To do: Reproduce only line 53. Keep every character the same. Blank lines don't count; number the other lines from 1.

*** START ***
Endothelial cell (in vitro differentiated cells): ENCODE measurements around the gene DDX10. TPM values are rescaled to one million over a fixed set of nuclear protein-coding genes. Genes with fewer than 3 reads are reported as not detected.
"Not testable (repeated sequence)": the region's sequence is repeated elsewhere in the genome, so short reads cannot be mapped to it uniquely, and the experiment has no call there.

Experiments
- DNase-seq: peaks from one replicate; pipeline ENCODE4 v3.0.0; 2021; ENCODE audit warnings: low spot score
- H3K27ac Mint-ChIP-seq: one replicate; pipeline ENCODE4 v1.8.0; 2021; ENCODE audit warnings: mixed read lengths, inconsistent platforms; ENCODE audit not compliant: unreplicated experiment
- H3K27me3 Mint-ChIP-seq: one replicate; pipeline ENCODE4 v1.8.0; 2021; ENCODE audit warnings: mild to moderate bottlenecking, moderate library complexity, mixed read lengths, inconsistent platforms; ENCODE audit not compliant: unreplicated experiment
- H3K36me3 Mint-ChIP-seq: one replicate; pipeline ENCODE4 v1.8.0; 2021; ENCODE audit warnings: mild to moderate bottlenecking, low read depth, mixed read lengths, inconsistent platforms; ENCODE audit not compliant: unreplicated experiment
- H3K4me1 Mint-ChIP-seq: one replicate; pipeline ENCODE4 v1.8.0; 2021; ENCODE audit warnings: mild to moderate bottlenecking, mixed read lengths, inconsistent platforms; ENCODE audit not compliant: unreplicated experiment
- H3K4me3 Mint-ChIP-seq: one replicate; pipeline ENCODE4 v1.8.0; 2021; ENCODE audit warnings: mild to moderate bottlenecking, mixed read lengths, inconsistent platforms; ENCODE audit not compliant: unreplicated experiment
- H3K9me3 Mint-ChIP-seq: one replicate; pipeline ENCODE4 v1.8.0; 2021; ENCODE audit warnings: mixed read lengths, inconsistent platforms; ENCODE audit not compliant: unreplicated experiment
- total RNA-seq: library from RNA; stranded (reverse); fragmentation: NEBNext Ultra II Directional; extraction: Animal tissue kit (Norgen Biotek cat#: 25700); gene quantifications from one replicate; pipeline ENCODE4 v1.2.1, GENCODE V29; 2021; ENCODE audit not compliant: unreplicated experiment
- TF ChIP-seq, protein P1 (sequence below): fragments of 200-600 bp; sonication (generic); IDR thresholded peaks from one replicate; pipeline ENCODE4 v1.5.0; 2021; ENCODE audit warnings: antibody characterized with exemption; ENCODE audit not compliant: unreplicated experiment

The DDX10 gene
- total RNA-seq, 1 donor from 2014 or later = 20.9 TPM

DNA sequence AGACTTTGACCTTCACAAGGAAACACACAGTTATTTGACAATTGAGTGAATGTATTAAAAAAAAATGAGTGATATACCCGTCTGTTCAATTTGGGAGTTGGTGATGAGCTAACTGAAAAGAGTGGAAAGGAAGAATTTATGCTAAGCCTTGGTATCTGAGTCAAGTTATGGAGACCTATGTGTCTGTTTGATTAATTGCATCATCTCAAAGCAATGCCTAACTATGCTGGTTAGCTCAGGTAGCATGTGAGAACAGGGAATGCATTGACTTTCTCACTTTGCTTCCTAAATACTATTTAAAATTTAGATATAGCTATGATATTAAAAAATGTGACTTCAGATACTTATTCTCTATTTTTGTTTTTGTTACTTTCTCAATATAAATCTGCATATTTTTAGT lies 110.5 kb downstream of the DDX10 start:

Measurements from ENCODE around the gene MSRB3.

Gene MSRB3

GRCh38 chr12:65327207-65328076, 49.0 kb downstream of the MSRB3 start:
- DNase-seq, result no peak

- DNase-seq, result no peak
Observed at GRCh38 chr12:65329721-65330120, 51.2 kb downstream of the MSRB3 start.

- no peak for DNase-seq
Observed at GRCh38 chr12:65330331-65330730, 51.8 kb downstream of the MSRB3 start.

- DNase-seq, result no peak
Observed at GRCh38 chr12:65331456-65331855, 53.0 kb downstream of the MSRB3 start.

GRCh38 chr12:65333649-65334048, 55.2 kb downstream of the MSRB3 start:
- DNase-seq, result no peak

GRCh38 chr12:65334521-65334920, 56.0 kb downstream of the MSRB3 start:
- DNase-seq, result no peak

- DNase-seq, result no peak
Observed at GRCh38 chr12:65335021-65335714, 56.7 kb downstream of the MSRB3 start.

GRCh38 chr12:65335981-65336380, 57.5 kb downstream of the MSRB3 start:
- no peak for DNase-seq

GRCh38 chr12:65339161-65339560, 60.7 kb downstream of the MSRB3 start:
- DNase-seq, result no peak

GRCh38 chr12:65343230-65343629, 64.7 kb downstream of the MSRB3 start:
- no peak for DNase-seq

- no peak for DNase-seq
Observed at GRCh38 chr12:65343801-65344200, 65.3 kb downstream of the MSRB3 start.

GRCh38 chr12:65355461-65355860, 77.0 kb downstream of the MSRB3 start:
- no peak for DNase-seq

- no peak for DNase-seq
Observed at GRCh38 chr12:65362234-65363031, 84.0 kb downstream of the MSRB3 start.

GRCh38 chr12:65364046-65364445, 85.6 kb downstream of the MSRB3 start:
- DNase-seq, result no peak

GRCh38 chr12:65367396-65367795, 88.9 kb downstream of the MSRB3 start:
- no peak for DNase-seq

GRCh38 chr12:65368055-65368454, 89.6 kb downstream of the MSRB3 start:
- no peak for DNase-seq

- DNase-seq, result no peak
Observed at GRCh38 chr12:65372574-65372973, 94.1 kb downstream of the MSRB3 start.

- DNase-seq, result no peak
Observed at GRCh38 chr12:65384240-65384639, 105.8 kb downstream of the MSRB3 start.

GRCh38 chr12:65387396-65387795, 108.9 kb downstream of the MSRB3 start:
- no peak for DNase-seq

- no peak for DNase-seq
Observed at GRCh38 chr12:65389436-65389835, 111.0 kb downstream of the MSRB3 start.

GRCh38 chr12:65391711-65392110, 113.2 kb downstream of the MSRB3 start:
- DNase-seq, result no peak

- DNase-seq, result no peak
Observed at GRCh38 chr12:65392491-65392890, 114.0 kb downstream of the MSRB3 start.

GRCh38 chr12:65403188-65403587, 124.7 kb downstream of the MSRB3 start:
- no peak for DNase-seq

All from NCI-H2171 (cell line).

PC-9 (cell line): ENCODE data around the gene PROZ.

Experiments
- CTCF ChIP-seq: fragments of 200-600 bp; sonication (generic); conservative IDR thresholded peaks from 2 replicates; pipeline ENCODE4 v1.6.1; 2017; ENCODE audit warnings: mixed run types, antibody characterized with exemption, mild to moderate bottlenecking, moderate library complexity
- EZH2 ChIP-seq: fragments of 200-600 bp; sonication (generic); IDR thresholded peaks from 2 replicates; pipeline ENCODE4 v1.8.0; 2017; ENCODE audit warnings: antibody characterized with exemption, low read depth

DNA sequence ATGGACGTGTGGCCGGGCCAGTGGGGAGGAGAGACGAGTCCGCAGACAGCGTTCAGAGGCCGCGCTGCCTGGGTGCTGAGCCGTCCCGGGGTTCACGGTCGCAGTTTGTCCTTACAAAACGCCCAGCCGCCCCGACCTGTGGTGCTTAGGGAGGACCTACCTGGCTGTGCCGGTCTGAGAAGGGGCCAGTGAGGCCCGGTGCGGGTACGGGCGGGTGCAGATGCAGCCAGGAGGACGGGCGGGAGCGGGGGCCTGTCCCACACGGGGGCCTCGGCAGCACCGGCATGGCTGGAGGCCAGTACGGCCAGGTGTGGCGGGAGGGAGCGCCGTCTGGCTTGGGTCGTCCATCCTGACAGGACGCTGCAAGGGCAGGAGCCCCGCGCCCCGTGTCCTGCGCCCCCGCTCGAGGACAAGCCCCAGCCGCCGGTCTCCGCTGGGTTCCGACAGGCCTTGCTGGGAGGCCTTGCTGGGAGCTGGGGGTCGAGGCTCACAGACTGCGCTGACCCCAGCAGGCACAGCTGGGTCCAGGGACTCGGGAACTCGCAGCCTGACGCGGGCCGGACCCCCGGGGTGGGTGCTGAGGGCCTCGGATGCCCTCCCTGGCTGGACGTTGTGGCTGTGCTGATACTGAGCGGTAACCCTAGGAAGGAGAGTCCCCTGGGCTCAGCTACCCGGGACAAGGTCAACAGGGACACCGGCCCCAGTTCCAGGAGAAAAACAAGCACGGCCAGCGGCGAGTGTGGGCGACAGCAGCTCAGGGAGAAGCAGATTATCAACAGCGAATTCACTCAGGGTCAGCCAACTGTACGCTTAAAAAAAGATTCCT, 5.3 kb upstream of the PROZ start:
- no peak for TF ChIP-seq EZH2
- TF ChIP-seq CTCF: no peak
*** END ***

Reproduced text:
Observed at GRCh38 chr12:65384240-65384639, 105.8 kb downstream of the MSRB3 start.